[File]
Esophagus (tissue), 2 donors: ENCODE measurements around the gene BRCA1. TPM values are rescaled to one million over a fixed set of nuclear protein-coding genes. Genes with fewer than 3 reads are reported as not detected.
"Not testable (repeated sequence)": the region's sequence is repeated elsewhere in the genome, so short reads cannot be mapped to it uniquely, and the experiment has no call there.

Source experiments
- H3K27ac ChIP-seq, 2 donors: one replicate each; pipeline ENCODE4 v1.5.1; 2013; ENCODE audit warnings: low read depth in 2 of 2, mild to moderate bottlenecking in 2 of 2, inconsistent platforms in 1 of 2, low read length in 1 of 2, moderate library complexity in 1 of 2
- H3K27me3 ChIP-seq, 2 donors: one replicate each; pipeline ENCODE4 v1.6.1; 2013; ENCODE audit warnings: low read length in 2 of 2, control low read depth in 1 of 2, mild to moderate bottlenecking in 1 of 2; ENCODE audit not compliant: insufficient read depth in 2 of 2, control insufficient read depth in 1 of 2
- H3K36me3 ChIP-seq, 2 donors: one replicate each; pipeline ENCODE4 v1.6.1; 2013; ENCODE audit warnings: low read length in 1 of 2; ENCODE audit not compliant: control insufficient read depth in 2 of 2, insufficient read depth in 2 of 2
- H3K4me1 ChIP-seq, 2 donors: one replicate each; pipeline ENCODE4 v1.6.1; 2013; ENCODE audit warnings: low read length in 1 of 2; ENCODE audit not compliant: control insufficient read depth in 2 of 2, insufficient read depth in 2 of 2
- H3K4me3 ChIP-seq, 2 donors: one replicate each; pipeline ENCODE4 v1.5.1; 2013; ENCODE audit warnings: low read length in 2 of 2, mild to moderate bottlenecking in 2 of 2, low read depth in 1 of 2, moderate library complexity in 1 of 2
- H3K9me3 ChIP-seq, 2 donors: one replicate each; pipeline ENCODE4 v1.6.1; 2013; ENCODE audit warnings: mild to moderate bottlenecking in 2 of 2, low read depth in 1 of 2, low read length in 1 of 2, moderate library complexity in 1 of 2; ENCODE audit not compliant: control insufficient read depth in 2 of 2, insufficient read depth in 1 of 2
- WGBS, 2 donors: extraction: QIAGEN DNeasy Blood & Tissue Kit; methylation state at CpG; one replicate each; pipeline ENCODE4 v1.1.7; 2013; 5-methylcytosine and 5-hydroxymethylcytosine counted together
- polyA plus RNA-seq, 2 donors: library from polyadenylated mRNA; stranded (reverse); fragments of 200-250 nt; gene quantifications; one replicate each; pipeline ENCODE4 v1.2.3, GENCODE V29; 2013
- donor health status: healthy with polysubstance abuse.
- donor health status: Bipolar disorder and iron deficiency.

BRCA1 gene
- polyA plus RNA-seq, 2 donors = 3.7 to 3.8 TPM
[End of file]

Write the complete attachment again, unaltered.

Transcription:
Esophagus (tissue), 2 donors: ENCODE measurements around the gene BRCA1. TPM values are rescaled to one million over a fixed set of nuclear protein-coding genes. Genes with fewer than 3 reads are reported as not detected.
"Not testable (repeated sequence)": the region's sequence is repeated elsewhere in the genome, so short reads cannot be mapped to it uniquely, and the experiment has no call there.

Source experiments
- H3K27ac ChIP-seq, 2 donors: one replicate each; pipeline ENCODE4 v1.5.1; 2013; ENCODE audit warnings: low read depth in 2 of 2, mild to moderate bottlenecking in 2 of 2, inconsistent platforms in 1 of 2, low read length in 1 of 2, moderate library complexity in 1 of 2
- H3K27me3 ChIP-seq, 2 donors: one replicate each; pipeline ENCODE4 v1.6.1; 2013; ENCODE audit warnings: low read length in 2 of 2, control low read depth in 1 of 2, mild to moderate bottlenecking in 1 of 2; ENCODE audit not compliant: insufficient read depth in 2 of 2, control insufficient read depth in 1 of 2
- H3K36me3 ChIP-seq, 2 donors: one replicate each; pipeline ENCODE4 v1.6.1; 2013; ENCODE audit warnings: low read length in 1 of 2; ENCODE audit not compliant: control insufficient read depth in 2 of 2, insufficient read depth in 2 of 2
- H3K4me1 ChIP-seq, 2 donors: one replicate each; pipeline ENCODE4 v1.6.1; 2013; ENCODE audit warnings: low read length in 1 of 2; ENCODE audit not compliant: control insufficient read depth in 2 of 2, insufficient read depth in 2 of 2
- H3K4me3 ChIP-seq, 2 donors: one replicate each; pipeline ENCODE4 v1.5.1; 2013; ENCODE audit warnings: low read length in 2 of 2, mild to moderate bottlenecking in 2 of 2, low read depth in 1 of 2, moderate library complexity in 1 of 2
- H3K9me3 ChIP-seq, 2 donors: one replicate each; pipeline ENCODE4 v1.6.1; 2013; ENCODE audit warnings: mild to moderate bottlenecking in 2 of 2, low read depth in 1 of 2, low read length in 1 of 2, moderate library complexity in 1 of 2; ENCODE audit not compliant: control insufficient read depth in 2 of 2, insufficient read depth in 1 of 2
- WGBS, 2 donors: extraction: QIAGEN DNeasy Blood & Tissue Kit; methylation state at CpG; one replicate each; pipeline ENCODE4 v1.1.7; 2013; 5-methylcytosine and 5-hydroxymethylcytosine counted together
- polyA plus RNA-seq, 2 donors: library from polyadenylated mRNA; stranded (reverse); fragments of 200-250 nt; gene quantifications; one replicate each; pipeline ENCODE4 v1.2.3, GENCODE V29; 2013
- donor health status: healthy with polysubstance abuse.
- donor health status: Bipolar disorder and iron deficiency.

BRCA1 gene
- polyA plus RNA-seq, 2 donors = 3.7 to 3.8 TPM